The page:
McKenzie followed the song with "Like an Old Time Movie", which Phillips also wrote, composed, and produced, but which was a minor hit (number 27 in Canada). His first album, The Voice of Scott McKenzie, was followed with an album called Stained Glass Morning. He stopped recording in the early 1970s and lived in Joshua Tree, California, and Virginia Beach, Virginia.

In his own right, McKenzie likewise wrote and composed the song "What About Me" that launched the career of Canadian singer Anne Murray in 1968.[9] (Murray's United States breakthrough, with Gene McLellan's "Snowbird", would not follow for several years.)

In 1986, he started singing with a new version of The Mamas and the Papas. With Terry Melcher, Mike Love, and John Phillips, he co-wrote "Kokomo" (1988), a number 1 single for The Beach Boys.

By 1998, he had retired from the road version of The Mamas and the Papas, and resided in Los Angeles, California, until his death.[10][11] He appeared at the Los Angeles tribute concert for John Phillips in 2001, amongst other 1960s contemporary acts.[12]

Personal life[edit]

McKenzie died on August 18, 2012, at the age of 73, in Los Angeles.[11] He had suffered from Guillain–Barré syndrome from 2010 until his death.[13]



Year Album Billboard 200 Record Label
1967 The Voice of Scott McKenzie 127 Ode Records
1970 Stained Glass Morning

Other releases[edit]

  • 1991: San Francisco – The Very Best of
  • 1998: Spirit Voices
  • 2001: Stained Glass Reflections: Anthology 1960–1970
  • 2005: Superhits
  • 2012: In Memoriam [EP]
  • 2020: Ten Songs For You


Year Title Peak chart positions Record Label B-side Album
1965 "Look in Your Eyes" Capitol Records "All I Want Is You" Non-album single
"There Stands the Glass" "Wipe the Tears (From Your Eyes)"
1966 "No, No, No, No, No" Epic Records "I Want to Be Alone" The Voice of Scott McKenzie
1967 "San Francisco (Be Sure to
Wear Flowers in Your Hair)
4 1 Ode Records "What's the Difference"
"Look in Your Eyes" (re-release) 111 Capitol Records "All I Want Is You"
"Like an Old Time Movie" 24 50 Ode Records "What's the Difference -
Chapter II"
The Voice of Scott McKenzie
1968 "Holy Man" 126 "What's the Difference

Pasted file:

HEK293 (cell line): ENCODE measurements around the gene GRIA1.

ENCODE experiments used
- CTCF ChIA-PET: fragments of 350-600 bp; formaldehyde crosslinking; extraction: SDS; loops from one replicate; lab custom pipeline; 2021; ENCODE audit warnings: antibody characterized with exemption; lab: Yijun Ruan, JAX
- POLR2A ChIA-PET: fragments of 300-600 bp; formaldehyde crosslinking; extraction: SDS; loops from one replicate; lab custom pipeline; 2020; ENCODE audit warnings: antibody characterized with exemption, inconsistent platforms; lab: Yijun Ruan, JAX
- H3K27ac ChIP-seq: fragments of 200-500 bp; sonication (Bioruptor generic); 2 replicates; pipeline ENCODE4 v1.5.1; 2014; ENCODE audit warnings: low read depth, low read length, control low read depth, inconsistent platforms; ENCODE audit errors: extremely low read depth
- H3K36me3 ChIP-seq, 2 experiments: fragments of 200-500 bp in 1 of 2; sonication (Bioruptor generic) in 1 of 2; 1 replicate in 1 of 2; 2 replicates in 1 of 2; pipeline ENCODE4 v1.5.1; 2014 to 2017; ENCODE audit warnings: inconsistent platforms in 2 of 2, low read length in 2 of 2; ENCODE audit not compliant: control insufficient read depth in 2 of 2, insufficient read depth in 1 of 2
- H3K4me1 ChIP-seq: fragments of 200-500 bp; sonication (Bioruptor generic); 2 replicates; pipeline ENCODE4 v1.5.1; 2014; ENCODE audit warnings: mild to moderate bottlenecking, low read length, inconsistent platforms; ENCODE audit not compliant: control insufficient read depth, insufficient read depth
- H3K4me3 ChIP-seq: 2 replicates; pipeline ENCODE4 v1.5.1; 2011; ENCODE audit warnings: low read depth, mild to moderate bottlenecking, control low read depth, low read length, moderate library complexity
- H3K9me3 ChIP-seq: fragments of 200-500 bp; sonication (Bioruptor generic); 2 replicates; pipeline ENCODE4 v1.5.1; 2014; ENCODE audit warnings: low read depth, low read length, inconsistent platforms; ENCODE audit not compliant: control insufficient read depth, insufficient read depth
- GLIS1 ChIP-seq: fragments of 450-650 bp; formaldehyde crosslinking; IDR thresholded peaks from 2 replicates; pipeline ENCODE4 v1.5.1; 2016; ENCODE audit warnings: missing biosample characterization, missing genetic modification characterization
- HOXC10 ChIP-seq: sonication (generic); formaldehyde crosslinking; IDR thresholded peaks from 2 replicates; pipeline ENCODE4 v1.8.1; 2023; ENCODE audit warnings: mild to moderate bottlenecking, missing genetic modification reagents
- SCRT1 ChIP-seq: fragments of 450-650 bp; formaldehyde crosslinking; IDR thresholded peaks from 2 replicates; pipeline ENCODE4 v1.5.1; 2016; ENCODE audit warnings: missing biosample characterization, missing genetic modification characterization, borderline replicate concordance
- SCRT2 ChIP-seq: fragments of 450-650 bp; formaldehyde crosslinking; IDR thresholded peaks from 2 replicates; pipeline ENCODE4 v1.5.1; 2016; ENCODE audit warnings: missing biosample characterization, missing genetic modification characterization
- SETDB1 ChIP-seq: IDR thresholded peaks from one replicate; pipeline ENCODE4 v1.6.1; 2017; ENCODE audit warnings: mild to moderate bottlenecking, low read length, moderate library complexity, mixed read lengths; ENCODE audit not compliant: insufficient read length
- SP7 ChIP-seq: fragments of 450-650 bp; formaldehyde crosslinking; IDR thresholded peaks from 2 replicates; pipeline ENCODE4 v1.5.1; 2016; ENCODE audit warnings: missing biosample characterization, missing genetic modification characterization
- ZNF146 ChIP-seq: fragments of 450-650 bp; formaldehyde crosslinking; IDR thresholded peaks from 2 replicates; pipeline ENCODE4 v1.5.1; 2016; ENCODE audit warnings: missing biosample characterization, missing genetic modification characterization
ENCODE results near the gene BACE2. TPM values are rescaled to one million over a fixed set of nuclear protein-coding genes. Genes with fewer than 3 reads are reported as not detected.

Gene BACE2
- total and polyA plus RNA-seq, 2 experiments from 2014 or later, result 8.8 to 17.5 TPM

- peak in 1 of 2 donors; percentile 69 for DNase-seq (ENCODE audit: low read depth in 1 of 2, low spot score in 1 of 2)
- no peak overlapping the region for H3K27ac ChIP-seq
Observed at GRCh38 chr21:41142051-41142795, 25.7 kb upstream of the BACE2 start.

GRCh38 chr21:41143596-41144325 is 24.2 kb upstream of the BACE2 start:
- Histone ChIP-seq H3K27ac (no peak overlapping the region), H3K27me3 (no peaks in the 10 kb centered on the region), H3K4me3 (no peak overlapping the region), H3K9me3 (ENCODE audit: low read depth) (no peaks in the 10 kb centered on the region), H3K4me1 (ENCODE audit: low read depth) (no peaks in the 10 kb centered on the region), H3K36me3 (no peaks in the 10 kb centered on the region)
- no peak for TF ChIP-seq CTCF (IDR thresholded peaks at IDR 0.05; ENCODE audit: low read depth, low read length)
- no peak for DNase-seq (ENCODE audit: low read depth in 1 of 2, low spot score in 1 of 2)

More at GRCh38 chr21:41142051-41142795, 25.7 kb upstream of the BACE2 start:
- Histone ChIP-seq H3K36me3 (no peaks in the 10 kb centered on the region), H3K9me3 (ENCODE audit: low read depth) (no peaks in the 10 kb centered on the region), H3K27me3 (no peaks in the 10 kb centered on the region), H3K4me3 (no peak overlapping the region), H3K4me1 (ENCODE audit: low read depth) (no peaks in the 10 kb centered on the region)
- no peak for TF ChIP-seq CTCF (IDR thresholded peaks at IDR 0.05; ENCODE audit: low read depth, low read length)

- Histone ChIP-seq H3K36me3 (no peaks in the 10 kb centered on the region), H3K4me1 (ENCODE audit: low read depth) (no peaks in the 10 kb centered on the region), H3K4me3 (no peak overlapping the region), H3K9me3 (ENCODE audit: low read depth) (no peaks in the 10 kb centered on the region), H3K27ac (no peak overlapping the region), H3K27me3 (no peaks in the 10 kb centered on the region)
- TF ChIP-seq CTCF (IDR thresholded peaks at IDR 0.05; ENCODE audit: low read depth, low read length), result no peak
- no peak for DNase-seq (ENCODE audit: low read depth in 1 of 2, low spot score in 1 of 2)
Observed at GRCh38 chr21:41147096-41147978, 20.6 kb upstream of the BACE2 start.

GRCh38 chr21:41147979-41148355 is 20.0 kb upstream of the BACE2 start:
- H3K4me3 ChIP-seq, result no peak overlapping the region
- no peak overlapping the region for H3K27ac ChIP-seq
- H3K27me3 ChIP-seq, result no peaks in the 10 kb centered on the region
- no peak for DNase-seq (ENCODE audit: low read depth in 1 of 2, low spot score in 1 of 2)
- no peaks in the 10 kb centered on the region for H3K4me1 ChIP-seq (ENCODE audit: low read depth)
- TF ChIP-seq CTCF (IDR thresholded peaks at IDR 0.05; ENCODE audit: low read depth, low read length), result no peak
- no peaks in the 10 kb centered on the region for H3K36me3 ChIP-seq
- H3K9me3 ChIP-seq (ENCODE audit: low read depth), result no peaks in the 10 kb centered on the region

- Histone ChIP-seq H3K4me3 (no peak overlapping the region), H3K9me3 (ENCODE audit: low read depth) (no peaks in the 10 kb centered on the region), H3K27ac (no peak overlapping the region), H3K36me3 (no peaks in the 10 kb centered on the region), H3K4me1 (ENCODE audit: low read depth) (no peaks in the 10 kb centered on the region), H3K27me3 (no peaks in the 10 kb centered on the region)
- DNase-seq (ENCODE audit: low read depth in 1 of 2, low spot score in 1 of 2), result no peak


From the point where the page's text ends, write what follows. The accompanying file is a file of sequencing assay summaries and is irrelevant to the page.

(Chapter Three)"
Non-album single
1970 "Going Home Again" "Take a Moment" Stained Glass Morning

Other single releases

  • 1989: San Francisco '89 [Remix '89]
  • 2009: Gone to Sea Again [single download only]
  • 2018: San Francisco (Live 1974) [single download only]


I played a 50-year-old general in 'John Loves Mary', which was a hit on Broadway back in 1949 ... In the original production, Ronald Reagan played the role I had!

NME - August 1967[14]


  1. ^ Scott McKenzie discography at Discogs Edit this at Wikidata
  2. ^ "Welcome - Scott McKenzie". Retrieved 2015-08-19.
  3. ^ "The Early Days - Scott McKenzie". 1939-01-10. Retrieved 2015-08-19.
  4. ^ "A Change of Name - Scott McKenzie". Retrieved 2015-08-19.
  5. ^ [1][dead link]
  6. ^ "Early Sixties - Scott McKenzie". Retrieved 2015-08-19.
  7. ^ "Google News Archive Search". Archived from the original on January 24, 2013.
  8. ^ Murrells, Joseph (1978). The Book of Golden Discs (2nd ed.). London: Barrie and Jenkins Ltd. p. 225. ISBN 0-214-20512-6.
  9. ^ "Hey! What About Me". Retrieved 22 August 2012.
  10. ^ "'San Francisco' one-hit wonder Scott McKenzie dies at 73". Fox News. Associated Press. August 20, 2012. Retrieved August 20, 2012.
  11. ^ a b Cashmere, Paul (August 19, 2012). "Scott McKenzie Dies At 73". Retrieved August 19, 2015.
  12. ^ "Dear John - latimes". 2002-10-27. Retrieved 2015-08-19.
  13. ^ "Welcome - Scott McKenzie". Retrieved August 19, 2015.
  14. ^ Tobler, John (1992). NME Rock 'N' Roll Years (1st ed.). London: Reed International Books Ltd. p. 175. CN 5585.

External links[edit]